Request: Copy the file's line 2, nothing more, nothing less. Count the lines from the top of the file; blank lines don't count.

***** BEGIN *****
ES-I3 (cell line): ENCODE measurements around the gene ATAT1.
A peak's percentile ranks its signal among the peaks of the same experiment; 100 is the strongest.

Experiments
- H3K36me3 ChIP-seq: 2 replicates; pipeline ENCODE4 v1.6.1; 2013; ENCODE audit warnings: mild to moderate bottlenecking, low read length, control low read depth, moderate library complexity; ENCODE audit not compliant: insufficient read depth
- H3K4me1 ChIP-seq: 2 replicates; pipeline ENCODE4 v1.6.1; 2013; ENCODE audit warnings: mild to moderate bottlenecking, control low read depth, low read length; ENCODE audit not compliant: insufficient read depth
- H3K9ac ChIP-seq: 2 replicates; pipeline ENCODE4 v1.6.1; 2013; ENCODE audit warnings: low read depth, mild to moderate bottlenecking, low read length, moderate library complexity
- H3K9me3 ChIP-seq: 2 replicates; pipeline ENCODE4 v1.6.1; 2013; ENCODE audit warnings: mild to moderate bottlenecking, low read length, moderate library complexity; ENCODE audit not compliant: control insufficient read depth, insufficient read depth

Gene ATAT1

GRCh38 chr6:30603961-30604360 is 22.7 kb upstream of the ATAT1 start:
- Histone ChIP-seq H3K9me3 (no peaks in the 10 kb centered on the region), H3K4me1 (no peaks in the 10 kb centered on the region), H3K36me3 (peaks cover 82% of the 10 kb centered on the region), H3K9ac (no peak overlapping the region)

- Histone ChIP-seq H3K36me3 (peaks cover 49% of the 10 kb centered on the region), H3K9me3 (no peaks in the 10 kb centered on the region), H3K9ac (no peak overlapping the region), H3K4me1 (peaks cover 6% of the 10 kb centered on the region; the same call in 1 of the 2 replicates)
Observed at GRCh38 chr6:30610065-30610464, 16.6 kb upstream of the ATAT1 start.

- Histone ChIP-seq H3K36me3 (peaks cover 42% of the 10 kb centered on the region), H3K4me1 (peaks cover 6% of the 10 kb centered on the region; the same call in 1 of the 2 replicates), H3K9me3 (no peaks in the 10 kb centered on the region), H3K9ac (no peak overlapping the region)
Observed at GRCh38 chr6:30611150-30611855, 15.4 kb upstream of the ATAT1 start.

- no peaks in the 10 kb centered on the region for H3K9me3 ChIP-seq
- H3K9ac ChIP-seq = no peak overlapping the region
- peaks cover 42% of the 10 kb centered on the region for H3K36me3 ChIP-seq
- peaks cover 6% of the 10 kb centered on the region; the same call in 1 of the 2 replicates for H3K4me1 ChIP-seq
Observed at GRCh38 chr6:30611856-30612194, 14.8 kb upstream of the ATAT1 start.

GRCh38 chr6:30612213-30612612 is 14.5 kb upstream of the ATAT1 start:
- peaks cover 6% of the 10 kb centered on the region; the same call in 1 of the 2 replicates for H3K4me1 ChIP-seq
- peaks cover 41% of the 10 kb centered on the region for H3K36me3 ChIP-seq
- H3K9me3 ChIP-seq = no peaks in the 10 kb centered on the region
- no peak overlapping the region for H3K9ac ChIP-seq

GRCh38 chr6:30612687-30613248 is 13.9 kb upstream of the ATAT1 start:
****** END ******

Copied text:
A peak's percentile ranks its signal among the peaks of the same experiment; 100 is the strongest.